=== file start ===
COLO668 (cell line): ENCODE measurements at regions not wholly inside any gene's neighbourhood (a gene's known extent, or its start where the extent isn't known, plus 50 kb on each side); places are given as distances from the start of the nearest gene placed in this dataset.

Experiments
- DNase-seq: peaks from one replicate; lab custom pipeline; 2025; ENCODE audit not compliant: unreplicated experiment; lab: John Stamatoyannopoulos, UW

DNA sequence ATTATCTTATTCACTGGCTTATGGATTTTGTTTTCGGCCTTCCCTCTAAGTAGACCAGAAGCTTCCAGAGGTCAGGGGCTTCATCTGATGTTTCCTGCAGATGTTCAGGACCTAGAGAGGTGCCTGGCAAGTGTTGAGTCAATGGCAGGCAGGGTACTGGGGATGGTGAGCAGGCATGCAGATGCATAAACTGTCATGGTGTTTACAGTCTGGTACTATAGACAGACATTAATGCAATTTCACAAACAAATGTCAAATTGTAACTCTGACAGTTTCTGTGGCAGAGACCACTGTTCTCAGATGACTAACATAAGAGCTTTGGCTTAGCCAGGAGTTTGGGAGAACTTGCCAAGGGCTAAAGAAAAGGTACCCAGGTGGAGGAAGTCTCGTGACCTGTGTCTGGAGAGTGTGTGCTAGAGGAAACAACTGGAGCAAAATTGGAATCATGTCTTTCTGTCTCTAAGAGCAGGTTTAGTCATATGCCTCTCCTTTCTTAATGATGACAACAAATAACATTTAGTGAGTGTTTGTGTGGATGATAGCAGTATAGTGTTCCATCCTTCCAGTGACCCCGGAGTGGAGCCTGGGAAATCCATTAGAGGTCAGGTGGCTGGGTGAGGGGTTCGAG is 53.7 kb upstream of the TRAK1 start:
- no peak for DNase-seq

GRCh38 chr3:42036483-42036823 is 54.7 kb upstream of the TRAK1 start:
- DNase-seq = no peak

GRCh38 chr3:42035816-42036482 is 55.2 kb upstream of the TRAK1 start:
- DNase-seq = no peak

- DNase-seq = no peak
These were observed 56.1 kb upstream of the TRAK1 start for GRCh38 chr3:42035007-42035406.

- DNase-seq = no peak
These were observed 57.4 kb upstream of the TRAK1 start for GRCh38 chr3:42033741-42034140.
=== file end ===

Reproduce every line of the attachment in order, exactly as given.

COLO668 (cell line): ENCODE measurements at regions not wholly inside any gene's neighbourhood (a gene's known extent, or its start where the extent isn't known, plus 50 kb on each side); places are given as distances from the start of the nearest gene placed in this dataset.

Experiments
- DNase-seq: peaks from one replicate; lab custom pipeline; 2025; ENCODE audit not compliant: unreplicated experiment; lab: John Stamatoyannopoulos, UW

DNA sequence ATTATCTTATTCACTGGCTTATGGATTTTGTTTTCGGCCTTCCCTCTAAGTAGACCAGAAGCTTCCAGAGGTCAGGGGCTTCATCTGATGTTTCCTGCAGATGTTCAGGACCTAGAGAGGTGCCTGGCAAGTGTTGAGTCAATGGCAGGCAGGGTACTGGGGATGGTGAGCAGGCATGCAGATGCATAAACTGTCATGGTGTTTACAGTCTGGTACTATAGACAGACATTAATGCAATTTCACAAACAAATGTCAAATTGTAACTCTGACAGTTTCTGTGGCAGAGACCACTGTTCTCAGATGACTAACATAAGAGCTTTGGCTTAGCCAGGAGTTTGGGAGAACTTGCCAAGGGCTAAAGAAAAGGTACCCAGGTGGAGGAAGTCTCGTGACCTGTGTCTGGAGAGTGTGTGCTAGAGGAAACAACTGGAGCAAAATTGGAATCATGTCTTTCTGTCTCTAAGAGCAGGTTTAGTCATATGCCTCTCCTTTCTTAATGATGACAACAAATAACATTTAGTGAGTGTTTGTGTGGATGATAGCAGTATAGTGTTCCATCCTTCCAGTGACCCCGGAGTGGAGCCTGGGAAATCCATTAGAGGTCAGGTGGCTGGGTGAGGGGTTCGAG is 53.7 kb upstream of the TRAK1 start:
- no peak for DNase-seq

GRCh38 chr3:42036483-42036823 is 54.7 kb upstream of the TRAK1 start:
- DNase-seq = no peak

GRCh38 chr3:42035816-42036482 is 55.2 kb upstream of the TRAK1 start:
- DNase-seq = no peak

- DNase-seq = no peak
These were observed 56.1 kb upstream of the TRAK1 start for GRCh38 chr3:42035007-42035406.

- DNase-seq = no peak
These were observed 57.4 kb upstream of the TRAK1 start for GRCh38 chr3:42033741-42034140.